Moonshot is a game by Pump Action Games set to release on Sunday, December 21st of 2015. You can buy it here. It went through the Steam greenlight process, being Okayed by Steam and the community after only 10 days on Steam greenlight. They made great time, with less than a month between the OK from Steam and their release date. I had an opportunity to play the game before release, and I can tell you that the developers really stayed true to their words with this one. I will cover the basics here, some pros and cons, and give my opinions towards the end. The game was made in Unity, and while at first glance it is a re-envisioning of Scorched earth in space, there is a surprising amount of depth to the mechanics. So, without further ado let's get into the real deal on this game; The Good, the Bad, and the Ugly as it were. Be on the lookout for red text, added after we were provided some new information by the developers!
As I said, the game was made in Unity and on the surface it doesn't seem like much, and in my opinion the graphics reflect this surface level the most. Certainly not bad, but if you are the type to buy games for their graphical prowess it is unlikely you are even looking into this game. But there is more to it than sheer pixel quantity. The art style is fun, and the graphics all appear clean and look as if they had good attention to detail (The tanks discard little shells behind them when after each shot they fire, so careful attention was definitely paid). The graphics fit very well, and in my opinion that is the most important piece of information when you're looking at a game's graphics. You could throw photo-realism quality graphics into any game, but if it isn't a game with a serious tone, I think you'd be doing yourself a disservice. Always choose an artistic style that coincides with the feeling of what your game has to offer; Moonshot knows exactly what it is, and Pump Action Games made the right choice. If I were to nit-pick one thing here, it would be the cores of the asteroids as you blow them away: sometimes they had an almost… fuzzy feel to them as I bombarded the tiny rocks with missiles.
The Audio is another area that fits well with the tone of the overall game. Once you are in-game, that is. The missile sounds, the background music, the thrusters, the supernovas and explosions all fit really well and seem to be clear, crisp, and well-made audio. The voiceovers also are strong quality, even if I can't figure out WHY or WHAT they meant most of the time. But that is another section altogether. I have only one complaint in their audio, but make no mistake it is not about quality. The song that plays at the main menu of the game is a kind of EDM/Dubstep song. I like this kind of music, it's the main genre I listen to. But It felt somewhat odd once I had the much more toned down background music in the game. Still, overall a very minor gripe and one that many may disagree with. the audio quality is very good, does not detract from the game at all.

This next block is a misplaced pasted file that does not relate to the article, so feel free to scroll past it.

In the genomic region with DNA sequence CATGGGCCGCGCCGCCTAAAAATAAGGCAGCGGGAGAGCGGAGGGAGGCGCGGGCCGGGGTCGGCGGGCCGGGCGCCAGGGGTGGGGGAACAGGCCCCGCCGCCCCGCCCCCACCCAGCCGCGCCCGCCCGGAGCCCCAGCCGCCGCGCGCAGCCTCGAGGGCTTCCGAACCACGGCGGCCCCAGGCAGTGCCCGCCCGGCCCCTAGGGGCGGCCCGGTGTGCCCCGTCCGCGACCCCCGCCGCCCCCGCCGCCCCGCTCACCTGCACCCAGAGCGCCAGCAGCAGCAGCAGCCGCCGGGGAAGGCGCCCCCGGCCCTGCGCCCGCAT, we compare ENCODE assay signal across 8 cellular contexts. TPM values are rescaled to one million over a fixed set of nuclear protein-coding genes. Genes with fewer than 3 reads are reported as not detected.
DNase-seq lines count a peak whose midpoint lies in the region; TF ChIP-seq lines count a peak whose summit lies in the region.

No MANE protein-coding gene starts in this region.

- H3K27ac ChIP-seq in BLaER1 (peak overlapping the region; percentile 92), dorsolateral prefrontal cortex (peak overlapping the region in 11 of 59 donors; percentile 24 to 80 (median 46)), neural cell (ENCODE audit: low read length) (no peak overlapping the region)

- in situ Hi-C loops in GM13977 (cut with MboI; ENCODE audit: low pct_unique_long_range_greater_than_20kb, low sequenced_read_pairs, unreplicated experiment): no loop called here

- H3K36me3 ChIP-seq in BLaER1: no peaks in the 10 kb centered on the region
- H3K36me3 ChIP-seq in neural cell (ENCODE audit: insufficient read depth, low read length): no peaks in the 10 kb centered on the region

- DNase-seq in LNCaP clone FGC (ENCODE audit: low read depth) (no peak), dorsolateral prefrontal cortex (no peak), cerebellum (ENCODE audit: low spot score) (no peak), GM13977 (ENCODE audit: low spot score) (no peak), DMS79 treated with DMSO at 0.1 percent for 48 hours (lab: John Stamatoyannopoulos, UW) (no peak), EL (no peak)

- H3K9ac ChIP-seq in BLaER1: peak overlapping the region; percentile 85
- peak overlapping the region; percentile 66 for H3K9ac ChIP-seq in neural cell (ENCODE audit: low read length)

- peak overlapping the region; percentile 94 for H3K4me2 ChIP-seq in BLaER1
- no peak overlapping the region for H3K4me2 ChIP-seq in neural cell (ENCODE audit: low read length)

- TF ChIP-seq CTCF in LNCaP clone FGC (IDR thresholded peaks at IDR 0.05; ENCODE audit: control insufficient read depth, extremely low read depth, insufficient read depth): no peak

Here we are: The meat and potatoes of any game review. Let's take our time here and cover the Basics of gameplay, and then break down what the developers have stated are "key features" on their steam store page for this game, and one by one I'll talk about if it is true, fully realized, and well executed.
Moonshot matches consist of up to four tanks on asteroids orbiting a sun on set paths. You are one of these tanks, and your job is to shoot the enemy tanks. Your shells are affected by the gravitational pull of the various orbiting bodies, as are you if you choose to engage thrusters or otherwise leave solid ground. If you are hit, your tank explodes and in most cases your pilot ejects and begins floating through space. You have very limited control of the pilot and again you are affected by gravitational pulls. If you manage to land on another asteroid before you get shot down, you get your tank back and you're back in business! In Deathmatch mode you get points for tank kills and more points for pilot kills. In Last Man Standing, only pilot deaths actually cause you to lose a life.
Play To Your Strengths
Do you crave the unexpected? You'll love the rover with its mobility and reflective pulse shield. Prefer to deliver death from above? Fire the thrusters and bomb your enemies while wowing them with arial acrobatics. Favor the brute force approach? Dig in with Siege mode and coat the cosmos in shells from the cover of a dome shield.
They hit all the bases really well here, and I can say that without a doubt they gave people a lot of options for how to play, again showing the depth belied by the games apparent simplicity. Your first time through you may never move, popping that dome shield and shelling your opponents from an asteroid orbiting the battlefield. The very next game you may spend more time flying through space and bombing your friends than you do on any asteroid surface. And best of all, you can do all of these things in one single game. You're not locking yourself into a play style from the start.
Supercharge Your Arsenal
Collect tiered weapon power ups to amp your arsenal and dominate the score boards.
While this is true, it was one of the more disappointing aspects of the game. The entire time I spent playing this game I only saw two power ups. I don't mean two collectible icons. I mean two different types of powerups, over and over: Homing missiles and a laser. What's worse, the homing missiles seem WAY better than the laser, and if you accidentally grab the laser when you have those sweet missiles, you lose the missiles. And that happens more often than you'd think. And you may be thinking "of course, that's what they mean by tiered weapon powerups!" only that isn't the case. If you collect two of the same powerup, you get… a double version. You shoot two lasers or two missiles instead of one. Which further exacerbates the issue of unbalanced powerups. The double laser is a marginal increase, if that. The double missiles is actually really good. And, once again, if you have a double powerup and you collect the other kind of powerup by mistake, you go back to level one of the new powerup. How they didn't include a shield powerup when they have a deflector shield in the game with timed use is beyond me. And just… only two powerups? It just seems like a bit of a disappointment. After speaking with the developers, I have been informed that they are addressing the imbalance in the lasers for the final build coming tomorrow. I for one am super excited to see what they do!
Bring Your Friends
Compete or collaborate in up to four player local party play.
First of all, absolutely you can have four people play locally. I don't know what they mean by collaborate, since the game is just about killing one another, but if you're working outside the game mechanics to make alliances and wheel and deal with your friends, then more power to you! This point is pretty much spot on.